Monday, June 20, 2005


Ethnomathematics. I never even heard of it until I read Diane Ravitch's piece in this morning's WSJ (subscriber link; excerpt at Free Republic), but I don't know why I'm surprised. They cite a work by Williamson Evers and Paul Clopton showing how curriculum has changed in between a 1973 algebra text and one in 1998 for "contemporary math".
In the 1973 book, for example, the index for the letter "F" included "factors, factoring, fallacies, finite decimal, finite set, formulas, fractions, and functions." In the 1998 book, the index listed "families (in poverty data), fast food nutrition data, fat in fast food, feasibility study, feeding tours, ferris wheel, fish, fishing, flags, flight, floor plan, flower beds, food, football, Ford Mustang, franchises, and fund-raising carnival."
But the first link shows you that, as Ravitch points out, things have gotten much worse from there. Algebra is a form of oppression.
Now in the twentieth century, this distinction is manifested in the contrast between the "academic" mathematics that is taught in schools, which allows an elite to assume management of a society's productive forces, and the "everyday" mathematics, which allows individuals to function effectively in the world.
This is not just twaddle, but dangerous twaddle, as Ravitch points out.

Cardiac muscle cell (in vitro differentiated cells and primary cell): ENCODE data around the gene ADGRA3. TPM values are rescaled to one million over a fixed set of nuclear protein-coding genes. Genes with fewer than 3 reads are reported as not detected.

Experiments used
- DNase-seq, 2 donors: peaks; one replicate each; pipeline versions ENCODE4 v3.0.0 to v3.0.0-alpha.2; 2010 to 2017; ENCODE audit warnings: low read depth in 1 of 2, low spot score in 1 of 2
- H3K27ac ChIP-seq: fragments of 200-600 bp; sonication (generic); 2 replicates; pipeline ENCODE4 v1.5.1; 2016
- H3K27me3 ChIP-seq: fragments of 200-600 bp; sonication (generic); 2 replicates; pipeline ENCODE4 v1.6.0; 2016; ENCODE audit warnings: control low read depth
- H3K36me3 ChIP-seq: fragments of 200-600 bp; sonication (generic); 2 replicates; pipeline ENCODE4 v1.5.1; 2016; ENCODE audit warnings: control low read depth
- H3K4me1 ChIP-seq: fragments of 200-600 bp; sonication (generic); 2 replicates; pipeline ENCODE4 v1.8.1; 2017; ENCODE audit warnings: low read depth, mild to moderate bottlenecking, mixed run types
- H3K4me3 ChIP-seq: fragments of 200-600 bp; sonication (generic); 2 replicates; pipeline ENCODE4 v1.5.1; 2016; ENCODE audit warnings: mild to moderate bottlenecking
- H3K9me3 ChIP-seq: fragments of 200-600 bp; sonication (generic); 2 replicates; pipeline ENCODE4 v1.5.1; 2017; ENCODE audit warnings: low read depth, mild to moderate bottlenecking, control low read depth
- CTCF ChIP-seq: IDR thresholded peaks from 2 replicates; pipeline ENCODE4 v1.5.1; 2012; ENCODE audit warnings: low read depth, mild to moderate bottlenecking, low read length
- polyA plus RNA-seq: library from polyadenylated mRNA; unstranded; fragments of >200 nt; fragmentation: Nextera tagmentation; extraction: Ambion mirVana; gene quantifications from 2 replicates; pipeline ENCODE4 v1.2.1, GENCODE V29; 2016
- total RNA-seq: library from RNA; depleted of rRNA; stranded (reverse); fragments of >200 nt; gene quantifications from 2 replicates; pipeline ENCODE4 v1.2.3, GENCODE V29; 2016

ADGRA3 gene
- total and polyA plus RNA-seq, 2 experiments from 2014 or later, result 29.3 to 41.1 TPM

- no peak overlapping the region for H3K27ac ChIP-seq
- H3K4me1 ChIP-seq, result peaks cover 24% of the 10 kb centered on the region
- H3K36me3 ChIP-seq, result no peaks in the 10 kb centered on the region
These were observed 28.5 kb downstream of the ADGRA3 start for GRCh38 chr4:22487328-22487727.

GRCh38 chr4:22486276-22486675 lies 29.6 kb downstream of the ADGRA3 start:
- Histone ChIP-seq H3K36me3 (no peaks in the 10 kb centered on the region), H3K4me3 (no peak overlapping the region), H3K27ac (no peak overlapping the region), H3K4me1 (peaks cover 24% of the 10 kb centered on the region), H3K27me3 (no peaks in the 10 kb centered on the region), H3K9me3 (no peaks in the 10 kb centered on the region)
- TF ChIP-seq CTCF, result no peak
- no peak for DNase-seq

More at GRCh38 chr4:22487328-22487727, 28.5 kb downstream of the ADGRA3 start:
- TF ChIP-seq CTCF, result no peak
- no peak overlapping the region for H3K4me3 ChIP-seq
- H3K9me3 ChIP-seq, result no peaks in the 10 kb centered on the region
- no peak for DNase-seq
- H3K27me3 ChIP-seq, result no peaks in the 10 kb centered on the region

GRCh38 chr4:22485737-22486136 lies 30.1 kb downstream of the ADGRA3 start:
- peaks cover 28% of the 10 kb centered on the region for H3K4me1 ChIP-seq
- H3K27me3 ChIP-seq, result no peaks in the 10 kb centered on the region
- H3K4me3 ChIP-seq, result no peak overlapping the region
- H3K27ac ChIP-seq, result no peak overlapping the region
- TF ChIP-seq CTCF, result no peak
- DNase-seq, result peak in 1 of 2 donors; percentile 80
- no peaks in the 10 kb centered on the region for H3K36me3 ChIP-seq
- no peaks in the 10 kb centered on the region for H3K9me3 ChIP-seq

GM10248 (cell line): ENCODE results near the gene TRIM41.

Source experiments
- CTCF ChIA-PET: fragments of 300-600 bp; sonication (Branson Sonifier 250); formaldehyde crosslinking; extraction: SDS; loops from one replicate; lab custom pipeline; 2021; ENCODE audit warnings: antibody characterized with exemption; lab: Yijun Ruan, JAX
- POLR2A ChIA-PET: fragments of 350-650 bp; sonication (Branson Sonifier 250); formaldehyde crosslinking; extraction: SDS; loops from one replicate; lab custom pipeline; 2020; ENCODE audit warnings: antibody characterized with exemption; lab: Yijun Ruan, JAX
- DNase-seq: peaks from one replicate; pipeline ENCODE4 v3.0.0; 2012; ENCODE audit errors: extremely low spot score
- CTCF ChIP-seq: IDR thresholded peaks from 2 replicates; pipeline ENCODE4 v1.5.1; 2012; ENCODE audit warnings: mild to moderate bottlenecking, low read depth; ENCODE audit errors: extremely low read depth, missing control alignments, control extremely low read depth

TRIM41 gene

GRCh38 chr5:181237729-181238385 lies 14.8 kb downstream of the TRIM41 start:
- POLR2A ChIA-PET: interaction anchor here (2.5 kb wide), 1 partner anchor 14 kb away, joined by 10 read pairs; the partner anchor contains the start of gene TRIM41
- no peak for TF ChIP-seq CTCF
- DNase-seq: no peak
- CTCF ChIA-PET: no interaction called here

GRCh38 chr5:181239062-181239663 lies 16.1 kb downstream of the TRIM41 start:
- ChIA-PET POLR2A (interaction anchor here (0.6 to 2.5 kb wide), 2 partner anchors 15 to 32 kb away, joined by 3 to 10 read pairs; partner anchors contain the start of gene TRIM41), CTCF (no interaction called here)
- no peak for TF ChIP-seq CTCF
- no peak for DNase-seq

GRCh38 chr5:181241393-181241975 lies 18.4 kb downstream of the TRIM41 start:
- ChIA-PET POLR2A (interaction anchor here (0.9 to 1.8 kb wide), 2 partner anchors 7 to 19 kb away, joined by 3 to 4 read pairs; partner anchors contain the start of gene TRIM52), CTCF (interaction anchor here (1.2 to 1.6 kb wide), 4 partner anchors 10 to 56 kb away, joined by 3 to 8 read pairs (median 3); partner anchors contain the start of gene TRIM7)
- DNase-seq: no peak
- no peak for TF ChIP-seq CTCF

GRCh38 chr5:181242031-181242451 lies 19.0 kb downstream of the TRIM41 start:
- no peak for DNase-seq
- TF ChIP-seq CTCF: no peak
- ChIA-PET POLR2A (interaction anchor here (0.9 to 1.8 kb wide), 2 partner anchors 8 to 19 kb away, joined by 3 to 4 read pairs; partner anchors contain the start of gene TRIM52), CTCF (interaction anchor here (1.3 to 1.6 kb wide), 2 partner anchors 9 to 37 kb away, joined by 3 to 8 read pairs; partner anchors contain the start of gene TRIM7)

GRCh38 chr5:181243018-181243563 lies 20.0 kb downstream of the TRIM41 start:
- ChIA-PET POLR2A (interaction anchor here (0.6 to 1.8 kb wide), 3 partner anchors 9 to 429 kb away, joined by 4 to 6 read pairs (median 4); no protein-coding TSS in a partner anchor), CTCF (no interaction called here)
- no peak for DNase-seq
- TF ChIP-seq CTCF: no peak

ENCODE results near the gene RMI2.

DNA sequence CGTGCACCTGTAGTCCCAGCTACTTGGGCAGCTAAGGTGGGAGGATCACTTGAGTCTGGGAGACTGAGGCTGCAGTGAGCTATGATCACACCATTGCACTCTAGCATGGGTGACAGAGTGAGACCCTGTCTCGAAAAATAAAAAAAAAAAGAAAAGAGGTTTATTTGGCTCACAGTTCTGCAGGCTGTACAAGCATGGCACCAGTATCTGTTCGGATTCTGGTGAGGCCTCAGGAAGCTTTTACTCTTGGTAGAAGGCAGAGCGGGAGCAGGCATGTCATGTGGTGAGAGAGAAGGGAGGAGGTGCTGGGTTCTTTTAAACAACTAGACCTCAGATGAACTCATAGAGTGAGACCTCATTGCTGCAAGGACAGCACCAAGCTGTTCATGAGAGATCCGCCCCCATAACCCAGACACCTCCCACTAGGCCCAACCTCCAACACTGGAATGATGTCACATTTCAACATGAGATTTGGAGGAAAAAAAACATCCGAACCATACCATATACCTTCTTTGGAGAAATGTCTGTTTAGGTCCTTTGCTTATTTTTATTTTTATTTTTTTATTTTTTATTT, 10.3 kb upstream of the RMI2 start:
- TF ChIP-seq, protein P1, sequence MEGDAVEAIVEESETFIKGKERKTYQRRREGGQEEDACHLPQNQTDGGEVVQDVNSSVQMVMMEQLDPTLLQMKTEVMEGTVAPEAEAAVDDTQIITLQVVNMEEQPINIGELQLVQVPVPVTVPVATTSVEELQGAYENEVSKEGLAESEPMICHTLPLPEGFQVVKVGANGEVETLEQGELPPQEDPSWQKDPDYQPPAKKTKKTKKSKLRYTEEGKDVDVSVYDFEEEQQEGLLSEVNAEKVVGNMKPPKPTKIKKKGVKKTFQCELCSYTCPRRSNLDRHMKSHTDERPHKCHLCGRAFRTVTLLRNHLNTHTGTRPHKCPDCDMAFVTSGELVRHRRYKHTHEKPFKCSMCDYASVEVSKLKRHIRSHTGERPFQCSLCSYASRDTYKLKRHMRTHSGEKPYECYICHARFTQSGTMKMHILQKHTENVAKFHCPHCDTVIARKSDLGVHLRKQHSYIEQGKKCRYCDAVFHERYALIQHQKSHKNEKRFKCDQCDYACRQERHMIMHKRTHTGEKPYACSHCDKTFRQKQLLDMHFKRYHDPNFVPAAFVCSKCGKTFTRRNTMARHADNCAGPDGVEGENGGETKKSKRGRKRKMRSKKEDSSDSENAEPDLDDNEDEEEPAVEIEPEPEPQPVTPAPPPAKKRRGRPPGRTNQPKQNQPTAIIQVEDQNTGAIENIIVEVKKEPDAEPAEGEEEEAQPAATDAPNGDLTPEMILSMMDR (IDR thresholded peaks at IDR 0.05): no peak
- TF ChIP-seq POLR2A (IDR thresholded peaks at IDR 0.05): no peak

It seems terribly old-fashioned to point out that the countries that regularly beat our students in international tests of mathematics do not use the subject to steer students into political action. They teach them instead that mathematics is a universal language that is as relevant and meaningful in Tokyo as it is in Paris, Nairobi and Chicago. The students who learn this universal language well will be the builders and shapers of technology in the 21st century. The students in American classes who fall prey to the political designs of their teachers and professors will not.
Every fact to the cultural relativists is subject to spin; no fact is neutral to them. There is no desire to teach anything beyond what is "everyday math" because they do not believe it is necessary for students to understand the vertical connections between fields of math, which is why we taught algebra before geometry before trigonometry before calculus. I don't know that it's because educators are trying to create borgs for social justice or if they simply haven't been educated well enough themselves to understand the reason traditional or "academic" math has been taught as it is.